On Salary Ceilings

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Salary ceilings are a sensitive topic.

While they may be driven by real, fair business limitations, they nonetheless put a block on the evolution of brilliant employees, and may lead to them leaving for greener pastures.

We may work for love, but we all have basic needs that need to be supplied, and unless you run a charity, you can’t expect people to work for you for less than what they deserve.

Here are some ideas on how to deal with that, and also some points of attention.

Lateral Movement

Encourage lateral movement for anyone, anywhere, anytime, except if business needs prevent that.

This helps keep the employee motivated and you can discover some really exceptional hidden talents.

Lateral movement also gives the company more time to grow and create new roles, as a lateral movement may somewhat (but not entirely) “reset” the current performance cycle, as it should be focused on the current role for the demonstrated level evaluation.

Align the expectations during this movement.

Take Advantage of Freelancing

If you already work with contracts and freelancers, this may help you keep that on check, just let go when the contract ends, or clarify that contract folk are not supposed to expect a pay raise, unless they really exceed the expectations and are hired full-time.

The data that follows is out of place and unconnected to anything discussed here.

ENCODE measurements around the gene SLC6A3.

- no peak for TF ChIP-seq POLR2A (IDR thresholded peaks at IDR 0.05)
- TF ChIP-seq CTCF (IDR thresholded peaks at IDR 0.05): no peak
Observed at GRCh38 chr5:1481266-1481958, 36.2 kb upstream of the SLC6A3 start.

Change Your Thinking

Try to change your mindset from “I don’t have enough work for this guy” to “I have enough talent on the team to dare to expand into new projects”.

Think big, pursue different paths.

Increase Performance Cycle Interval

You can increase the performance cycle interval.

Longer cycles means changes are necessary less often.

Just don’t overly do it. Cycles bigger than a full year are terrible for talent retention.

Pay in the Future

Give your top-tier employees shares within the company.

Empower them to act like owners, so they begin to think on the longer term.

This may not only satisfy the employee compensation expectations, but also motivate them to perform better.

Make sure the compensation is fair, don’t just lay out crumbs.

When People Go Above the Bar

Watch out for people that really outgrow their role.

As a manager, you’ll come across people that are way above the bar, and naturally the rest of your team will look up to them as leaders.

This is a natural process that can’t be avoided, and it shouldn’t be. Take the most advantage you can from that, and count on those people to help with your team building.

Those are also difficult to let go, as it will affect team morale more than others.

Always Reward Accordingly

Never fail to reward workers accordingly.

Make cuts if absolutely needed, but absolutely avoid postponing well deserved promotions for too long.

One cycle is OK, two is risky but can be managed, three is a problem recipe. Team morale can be destroyed by that, and your culture will follow.

Remember that you don’t dictate the culture, you merely encourage it. Your workforce is the one who builds it.